No other way

By forming a three-member commission, headed by Patan Appellate Court judge Janardan Bahadur Khadka, to investigate the death of Ramesh Kumar Mahato in Lahan, Siraha, on Friday and deciding to provide one million rupees to the bereaved family, the government has taken the right step towards defusing the volatile crisis. This shows the seriousness with which it has taken the developments in Lahan which started with the scuffle between activists of the Madheshi People’s Right Forum, Nepal, and Maoists in which Mahato was killed by a bullet apparently fired by the latter. This led to protests, by several organisations claiming to work for the Madhesis, and to further violence, and in scuffles between the forum’s activists and the police on Monday, four were killed and many injured, including policemen. Several critically injured people are now receiving treatment in Dharan and the capital. Lahan has been under curfew, which was sporadically breached. Giving the Maoists’ side of the incident, Krishna Bahadur Mahara, the CPN-Maoist spokesperson, on Monday admitted that Mahato was killed in a shootout but claimed that the Maoists did not open fire. On the contrary, he added, some of Maoist cadres had been injured.

The public will have to wait for the commission’s report, which is to be submitted in fifteen days. The commission headed as it is by a sitting judge, unlike an administrative probe committee often formed to investigate such incidents, can be expected to work with a degree of impartiality without being politically influenced. The report should be made public and action taken on its recommendations. In the past, reports of inquiry committees or commissions were often allowed to gather dust in some obscure corner of government buildings. This should not happen again. On its part, the government says it wants to redress the grievances of all groups through talks, and accordingly, both the prime minister and the home minister have rightly called upon all to come for talks.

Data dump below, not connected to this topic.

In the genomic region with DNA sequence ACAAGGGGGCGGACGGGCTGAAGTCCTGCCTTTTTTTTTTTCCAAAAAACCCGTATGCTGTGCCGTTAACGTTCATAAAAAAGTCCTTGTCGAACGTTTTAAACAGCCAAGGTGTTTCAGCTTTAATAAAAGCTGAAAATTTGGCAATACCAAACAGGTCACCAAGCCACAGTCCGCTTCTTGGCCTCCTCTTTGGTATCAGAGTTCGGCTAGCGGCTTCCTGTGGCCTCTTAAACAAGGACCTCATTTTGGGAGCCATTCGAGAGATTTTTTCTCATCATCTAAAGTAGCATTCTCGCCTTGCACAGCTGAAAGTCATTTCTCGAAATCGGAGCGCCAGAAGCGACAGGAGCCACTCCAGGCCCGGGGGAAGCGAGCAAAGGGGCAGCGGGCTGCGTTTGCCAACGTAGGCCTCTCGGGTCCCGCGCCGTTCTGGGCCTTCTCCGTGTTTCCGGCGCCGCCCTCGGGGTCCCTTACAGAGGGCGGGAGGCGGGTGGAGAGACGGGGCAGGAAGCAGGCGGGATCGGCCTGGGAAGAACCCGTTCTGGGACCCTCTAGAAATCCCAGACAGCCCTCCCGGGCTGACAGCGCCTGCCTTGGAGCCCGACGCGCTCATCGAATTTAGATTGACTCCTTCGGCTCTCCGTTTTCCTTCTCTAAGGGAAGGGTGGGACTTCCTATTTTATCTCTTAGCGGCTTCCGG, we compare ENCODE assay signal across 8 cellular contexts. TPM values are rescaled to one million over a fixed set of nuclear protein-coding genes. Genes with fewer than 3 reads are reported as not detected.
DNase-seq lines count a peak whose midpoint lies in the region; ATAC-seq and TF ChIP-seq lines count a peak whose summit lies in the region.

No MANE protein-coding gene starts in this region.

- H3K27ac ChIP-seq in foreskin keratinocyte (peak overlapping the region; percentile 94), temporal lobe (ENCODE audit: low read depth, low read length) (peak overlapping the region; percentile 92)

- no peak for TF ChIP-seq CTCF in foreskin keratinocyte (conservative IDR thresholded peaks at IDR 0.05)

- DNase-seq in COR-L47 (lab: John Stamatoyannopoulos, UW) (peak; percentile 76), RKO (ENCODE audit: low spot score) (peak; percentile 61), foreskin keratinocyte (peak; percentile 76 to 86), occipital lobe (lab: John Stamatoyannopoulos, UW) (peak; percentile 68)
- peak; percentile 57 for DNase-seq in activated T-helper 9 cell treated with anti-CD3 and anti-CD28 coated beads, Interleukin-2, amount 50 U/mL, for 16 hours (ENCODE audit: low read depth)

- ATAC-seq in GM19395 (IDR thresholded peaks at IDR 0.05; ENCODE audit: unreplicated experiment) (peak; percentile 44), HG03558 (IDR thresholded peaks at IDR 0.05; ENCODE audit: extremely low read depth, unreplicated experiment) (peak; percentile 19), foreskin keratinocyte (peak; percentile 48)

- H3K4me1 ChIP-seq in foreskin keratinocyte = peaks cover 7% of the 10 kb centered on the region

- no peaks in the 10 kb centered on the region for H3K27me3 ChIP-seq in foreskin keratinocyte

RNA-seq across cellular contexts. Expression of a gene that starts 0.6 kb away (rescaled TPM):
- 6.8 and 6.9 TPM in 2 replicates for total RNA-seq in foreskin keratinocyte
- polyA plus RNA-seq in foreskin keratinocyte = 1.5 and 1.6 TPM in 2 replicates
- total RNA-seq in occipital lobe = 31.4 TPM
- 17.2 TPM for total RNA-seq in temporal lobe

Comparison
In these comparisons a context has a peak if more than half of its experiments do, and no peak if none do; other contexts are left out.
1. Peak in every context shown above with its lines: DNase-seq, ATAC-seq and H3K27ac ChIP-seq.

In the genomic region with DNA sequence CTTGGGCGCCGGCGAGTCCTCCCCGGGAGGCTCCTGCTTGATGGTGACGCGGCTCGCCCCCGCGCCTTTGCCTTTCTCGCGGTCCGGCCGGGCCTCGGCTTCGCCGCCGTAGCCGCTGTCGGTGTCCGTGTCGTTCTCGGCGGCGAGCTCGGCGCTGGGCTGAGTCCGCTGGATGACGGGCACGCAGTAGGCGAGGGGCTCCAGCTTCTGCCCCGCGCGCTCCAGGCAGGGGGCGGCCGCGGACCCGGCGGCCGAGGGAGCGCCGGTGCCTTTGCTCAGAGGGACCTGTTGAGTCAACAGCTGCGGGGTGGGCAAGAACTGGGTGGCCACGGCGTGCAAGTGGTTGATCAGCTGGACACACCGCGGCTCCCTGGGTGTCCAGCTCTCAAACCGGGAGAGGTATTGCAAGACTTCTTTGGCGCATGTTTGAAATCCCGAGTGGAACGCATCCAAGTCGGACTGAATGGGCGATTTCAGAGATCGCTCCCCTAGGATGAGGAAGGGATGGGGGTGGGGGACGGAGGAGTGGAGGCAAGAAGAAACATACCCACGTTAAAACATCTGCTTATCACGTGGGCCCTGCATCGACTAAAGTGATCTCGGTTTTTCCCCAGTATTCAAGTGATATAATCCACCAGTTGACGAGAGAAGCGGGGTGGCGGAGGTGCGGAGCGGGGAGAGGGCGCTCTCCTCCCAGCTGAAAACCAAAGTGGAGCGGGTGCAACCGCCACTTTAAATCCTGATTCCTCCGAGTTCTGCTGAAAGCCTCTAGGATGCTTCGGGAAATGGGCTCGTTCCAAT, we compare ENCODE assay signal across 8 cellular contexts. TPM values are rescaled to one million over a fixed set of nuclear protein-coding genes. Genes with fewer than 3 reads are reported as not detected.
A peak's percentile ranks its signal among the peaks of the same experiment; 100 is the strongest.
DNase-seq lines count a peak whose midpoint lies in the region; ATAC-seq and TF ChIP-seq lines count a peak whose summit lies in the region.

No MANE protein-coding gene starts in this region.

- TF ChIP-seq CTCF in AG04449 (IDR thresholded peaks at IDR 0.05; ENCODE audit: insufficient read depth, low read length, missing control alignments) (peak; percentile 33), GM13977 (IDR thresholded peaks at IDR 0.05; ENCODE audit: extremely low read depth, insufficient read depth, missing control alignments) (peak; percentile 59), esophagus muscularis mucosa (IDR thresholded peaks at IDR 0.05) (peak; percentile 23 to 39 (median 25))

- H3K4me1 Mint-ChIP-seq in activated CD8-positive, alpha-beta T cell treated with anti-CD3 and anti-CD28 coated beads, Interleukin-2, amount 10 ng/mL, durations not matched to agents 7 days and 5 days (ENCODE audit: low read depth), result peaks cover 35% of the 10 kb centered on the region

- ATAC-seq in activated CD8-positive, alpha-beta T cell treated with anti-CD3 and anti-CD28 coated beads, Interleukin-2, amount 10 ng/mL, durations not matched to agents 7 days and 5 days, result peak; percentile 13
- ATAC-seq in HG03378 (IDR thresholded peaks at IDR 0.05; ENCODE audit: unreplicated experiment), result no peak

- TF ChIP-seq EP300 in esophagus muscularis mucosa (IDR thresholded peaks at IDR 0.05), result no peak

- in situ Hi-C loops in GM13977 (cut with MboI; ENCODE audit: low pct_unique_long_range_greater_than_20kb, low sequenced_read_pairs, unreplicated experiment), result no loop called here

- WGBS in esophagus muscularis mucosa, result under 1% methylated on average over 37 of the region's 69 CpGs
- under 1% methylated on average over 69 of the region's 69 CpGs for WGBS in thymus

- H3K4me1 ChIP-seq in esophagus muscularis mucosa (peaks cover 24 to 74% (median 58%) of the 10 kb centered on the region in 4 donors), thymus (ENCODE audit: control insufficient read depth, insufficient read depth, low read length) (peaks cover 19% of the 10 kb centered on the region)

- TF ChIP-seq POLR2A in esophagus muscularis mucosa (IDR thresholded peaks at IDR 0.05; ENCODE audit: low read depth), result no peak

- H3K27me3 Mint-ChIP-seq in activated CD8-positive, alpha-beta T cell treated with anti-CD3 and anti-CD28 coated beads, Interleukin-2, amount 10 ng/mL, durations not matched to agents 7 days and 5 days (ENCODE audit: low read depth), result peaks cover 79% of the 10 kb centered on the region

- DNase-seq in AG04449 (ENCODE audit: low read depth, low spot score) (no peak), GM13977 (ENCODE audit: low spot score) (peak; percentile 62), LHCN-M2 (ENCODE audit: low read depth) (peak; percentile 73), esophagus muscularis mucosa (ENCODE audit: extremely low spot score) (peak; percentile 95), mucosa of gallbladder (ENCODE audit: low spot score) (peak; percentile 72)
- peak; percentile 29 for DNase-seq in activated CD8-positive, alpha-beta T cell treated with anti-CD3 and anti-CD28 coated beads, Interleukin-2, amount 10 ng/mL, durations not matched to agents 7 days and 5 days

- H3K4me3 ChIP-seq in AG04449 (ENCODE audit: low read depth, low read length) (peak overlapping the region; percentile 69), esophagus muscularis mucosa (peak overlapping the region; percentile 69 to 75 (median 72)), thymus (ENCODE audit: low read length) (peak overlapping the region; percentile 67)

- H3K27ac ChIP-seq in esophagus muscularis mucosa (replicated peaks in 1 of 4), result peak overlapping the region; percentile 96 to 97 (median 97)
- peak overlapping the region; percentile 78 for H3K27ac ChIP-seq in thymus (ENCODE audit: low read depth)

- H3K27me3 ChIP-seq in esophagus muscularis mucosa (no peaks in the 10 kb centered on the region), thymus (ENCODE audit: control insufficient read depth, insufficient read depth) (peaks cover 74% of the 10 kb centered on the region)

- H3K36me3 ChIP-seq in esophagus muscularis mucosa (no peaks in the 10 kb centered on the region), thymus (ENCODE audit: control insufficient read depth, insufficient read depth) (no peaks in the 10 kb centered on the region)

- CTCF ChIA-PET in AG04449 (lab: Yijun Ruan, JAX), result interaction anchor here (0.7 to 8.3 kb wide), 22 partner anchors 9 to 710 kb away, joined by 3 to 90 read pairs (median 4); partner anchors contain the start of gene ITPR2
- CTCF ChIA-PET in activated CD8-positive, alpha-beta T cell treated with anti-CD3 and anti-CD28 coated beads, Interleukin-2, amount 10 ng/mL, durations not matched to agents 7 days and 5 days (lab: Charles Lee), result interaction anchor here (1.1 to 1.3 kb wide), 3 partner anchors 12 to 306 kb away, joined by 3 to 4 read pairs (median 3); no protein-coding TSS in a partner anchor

In a well-advised move on Monday, the eight political parties decided to set an example by not organising bandhs and strikes until the constituent assembly elections. The transport owners’ indefinite strike was withdrawn in the wee hours of Tuesday after ten hours of talks between the government and their representatives. Talks could address the grievances of other groups as well. But on fundamental political and constitutional issues, like the question of restructuring the state, Nepal has already embarked on the road to the CA elections — which are to be held in June this year — as the ultimate settler of disputes as per the mandate of the Jana Andolan II. Those groups who hold different viewpoints will do well to take their message to the people and try to win their support in the CA polls and thereby influence the making of the constitution. There is no other way. Moreover, even the most flexible of governments cannot compromise when it comes to the sovereignty, independence and territorial integrity of the nation.